The phase 3 randomized study involving two City of Hope physicians – Amrita Krishnan, director of the Judy and Bernard Briskin Center for Multiple Myeloma Research and professor in the Department of Hematology & Hematopoietic Cell Transplantation, and George Somlo, professor in the Department of Medical Oncology & Therapeutics Research – involved 758 patients who first received a transplant and high dose melphalan, a chemotherapy drug.
One group took an intense, short course of a combination of drugs known as “RVD,” or lenalidomide (R), an immunomodulatory agent, bortezomib (V), a proteasome inhibitor, and dexamethasone (D), a steroid that can augment the effects of those two drugs, followed by lenalidomide maintenance, a course of therapy aimed at keeping a patient in remission. A second group took just lenalidomide as a maintenance, and a third group underwent a second transplant followed by lenalidomide maintenance.
Multiple myeloma in 57 percent of the patients had not progressed after a 38-month period among patients who took the RVD consolidation and melphalan; similar results were seen in 56 percent of patients taking melphalan and lenalidomide, and 52 percent of patients taking lenalidomide. Overall survival for the three groups was 86, 82 and 83 percent, respectively.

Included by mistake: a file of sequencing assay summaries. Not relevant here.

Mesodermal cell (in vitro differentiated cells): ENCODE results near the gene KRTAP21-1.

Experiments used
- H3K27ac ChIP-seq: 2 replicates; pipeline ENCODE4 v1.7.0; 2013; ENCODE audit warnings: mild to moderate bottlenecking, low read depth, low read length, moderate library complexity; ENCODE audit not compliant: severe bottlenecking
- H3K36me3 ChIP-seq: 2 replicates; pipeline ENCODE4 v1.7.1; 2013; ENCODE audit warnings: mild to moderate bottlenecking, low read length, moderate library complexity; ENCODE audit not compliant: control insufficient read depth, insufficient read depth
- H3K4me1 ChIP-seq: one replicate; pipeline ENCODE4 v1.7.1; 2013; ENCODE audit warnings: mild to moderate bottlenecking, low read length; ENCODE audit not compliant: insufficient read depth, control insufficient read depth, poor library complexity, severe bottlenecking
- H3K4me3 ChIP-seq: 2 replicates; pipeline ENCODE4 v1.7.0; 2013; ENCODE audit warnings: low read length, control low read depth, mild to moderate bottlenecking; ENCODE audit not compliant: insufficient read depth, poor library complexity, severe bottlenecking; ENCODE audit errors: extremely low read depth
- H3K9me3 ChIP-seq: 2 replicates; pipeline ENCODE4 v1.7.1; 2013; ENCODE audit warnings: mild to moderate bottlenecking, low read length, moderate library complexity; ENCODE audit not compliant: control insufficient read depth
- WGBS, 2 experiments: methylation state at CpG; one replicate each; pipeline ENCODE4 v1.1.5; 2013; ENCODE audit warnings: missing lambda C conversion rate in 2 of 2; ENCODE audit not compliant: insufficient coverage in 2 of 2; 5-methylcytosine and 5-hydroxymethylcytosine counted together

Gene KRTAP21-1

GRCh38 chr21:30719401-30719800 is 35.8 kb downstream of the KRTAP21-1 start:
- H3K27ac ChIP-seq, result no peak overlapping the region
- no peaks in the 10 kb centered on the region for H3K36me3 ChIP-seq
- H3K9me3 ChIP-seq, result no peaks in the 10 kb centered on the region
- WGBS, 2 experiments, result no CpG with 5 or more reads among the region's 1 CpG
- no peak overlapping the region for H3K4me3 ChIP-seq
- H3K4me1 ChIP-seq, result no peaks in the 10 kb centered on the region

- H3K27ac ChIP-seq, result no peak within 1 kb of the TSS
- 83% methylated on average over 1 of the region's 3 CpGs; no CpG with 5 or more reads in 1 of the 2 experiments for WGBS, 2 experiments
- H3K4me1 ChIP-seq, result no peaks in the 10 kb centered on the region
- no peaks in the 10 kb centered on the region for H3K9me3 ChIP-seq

Researchers concluded that progression-free and overall survival rates were comparable in all three groups. Thus, adding intensive therapies after the initial transplant (and before lenalidomide maintenance) did not significantly impact the outcomes for patients.
Study results will be discussed during an ASH late breaking abstracts session on Tuesday, Dec. 6, at 7:30 a.m.
Long-term outcomes of ASCT in HIV-infected patients. A retrospective study of 50 HIV-positive patients who received autologous stem cell transplant for treatment of non-Hodgkin lymphoma at City of Hope was led by hematologist Liana Nikolaenko, M.D. The study, in which all of the transplantation and follow-up analysis was done at City of Hope, is the single largest institution study reporting on long-term outcomes for autologous stem cell transplant in HIV-positive patients with non-Hodgkin lymphoma.